The vision set forth for Dry Branch by founder Ron Thomason in 1976 is alive and well in 2008 in the capable hands and dedicated hearts of his friends and fellow band members Dan Russell, Brian Aldridge and Tom Boyd. The intensity and the honesty of a Dry Branch performance connect with an audience in ways no other band can equal. The odds of attending a music festival and hearing the phrase “those folks sounded just like the Dry Branch Fire Squad” are about as likely as reading “Milwaukee man with sensitive ears claims hearing loss from original Big Bang.” All right, maybe that’s not such a good example.

Down through the years, though, a topic that’s been debated by music writers, literate and otherwise, has been “is Dry Branch the missing link between old-time and bluegrass music?” In a recent interview, Ron listed several artists as possible candidates for this honor, ranging from Clint Howard and Fred Price up to Bill Monroe himself. “Dry Branch is on the bluegrass side,” Ron says. But you’ll hear examples of both genres on this album, each track receiving the treatment best suited to the particular song. Ron notes, “In recording, I try to get songs that complement each other and all have that element where there’s something really poignant. I don’t like to divide them into categories – it’s the song, it’s that punch line.”

Another point that Ron stresses is that he’s “in a band – It’s not ‘Ron Thomason and the Dry Branch Fire Squad.’ We are a band, and I believe that bluegrass music is band music.” Referring to the current line-up, Ron says, “They’re so creative and so willing to take on new material – and they’re always pushing me. I’ve always kind of thought the best thing I could ever do is be the worst musician in my own band – and I’ve finally made it – these guys are good!”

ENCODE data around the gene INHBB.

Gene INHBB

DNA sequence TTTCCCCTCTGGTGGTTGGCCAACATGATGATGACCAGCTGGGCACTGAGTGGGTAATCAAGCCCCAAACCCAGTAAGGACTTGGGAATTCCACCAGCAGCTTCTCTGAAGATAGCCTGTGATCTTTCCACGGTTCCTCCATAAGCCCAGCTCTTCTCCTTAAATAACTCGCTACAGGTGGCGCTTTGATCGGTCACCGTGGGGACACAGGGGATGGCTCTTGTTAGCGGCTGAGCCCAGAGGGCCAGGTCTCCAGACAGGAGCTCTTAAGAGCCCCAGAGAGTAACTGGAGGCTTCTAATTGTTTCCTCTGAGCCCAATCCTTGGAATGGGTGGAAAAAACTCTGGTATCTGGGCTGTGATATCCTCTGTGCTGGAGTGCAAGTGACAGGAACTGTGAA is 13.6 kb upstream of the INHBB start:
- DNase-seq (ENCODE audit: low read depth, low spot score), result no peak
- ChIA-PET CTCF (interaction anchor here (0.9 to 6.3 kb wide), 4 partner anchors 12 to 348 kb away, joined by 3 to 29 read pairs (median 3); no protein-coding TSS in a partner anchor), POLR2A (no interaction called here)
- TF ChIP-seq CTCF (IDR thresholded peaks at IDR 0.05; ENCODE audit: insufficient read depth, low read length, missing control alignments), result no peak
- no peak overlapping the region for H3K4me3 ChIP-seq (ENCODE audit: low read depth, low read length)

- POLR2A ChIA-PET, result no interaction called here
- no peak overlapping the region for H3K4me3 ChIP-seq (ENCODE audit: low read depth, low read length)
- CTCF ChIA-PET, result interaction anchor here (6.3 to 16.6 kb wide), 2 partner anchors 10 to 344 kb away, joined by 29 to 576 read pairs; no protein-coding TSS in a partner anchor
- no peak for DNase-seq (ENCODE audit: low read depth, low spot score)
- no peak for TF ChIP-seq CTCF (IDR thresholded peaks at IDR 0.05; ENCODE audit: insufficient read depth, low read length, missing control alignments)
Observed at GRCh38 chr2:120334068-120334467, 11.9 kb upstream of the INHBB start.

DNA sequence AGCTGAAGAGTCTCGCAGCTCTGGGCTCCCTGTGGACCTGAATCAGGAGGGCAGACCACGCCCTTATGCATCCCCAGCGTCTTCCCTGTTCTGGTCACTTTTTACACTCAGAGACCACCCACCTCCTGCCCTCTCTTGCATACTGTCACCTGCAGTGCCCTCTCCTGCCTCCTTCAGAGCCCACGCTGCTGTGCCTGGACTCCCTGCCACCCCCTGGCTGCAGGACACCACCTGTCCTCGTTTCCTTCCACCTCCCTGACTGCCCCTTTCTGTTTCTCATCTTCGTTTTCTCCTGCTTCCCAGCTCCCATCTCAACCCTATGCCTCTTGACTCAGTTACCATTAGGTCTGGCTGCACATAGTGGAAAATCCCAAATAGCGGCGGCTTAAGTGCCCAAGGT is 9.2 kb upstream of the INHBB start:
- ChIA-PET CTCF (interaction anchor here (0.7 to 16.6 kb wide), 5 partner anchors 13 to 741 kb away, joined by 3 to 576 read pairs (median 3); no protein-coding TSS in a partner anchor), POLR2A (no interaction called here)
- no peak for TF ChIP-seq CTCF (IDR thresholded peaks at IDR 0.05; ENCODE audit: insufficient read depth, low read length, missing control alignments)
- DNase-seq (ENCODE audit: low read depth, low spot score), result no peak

The association between Ron, Dan, Brian and Tom goes back forty years to southwestern Ohio and a common musical thread tied to Brian’s father, Howard Aldridge. Howard, whose family moved to Ohio from Greenup County, Kentucky, was a 3-finger Scruggs style banjo player who turned down an offer to work in Bill Monroe’s band. As Ron puts it, “He was a family man who didn’t want to beat the road.” Brian adds that his dad “really enjoyed sharing his music with others. He liked to show people things and he was really good at it.” Ron gives credit to Howard for “giving us the background and making musicians out of us.” Even though at one point in the late 1970s “all four of us guys lived within seven miles of one another” by Dan’s reckoning, they didn’t start playing music together until 2005, when Tom joined, completing the quartet.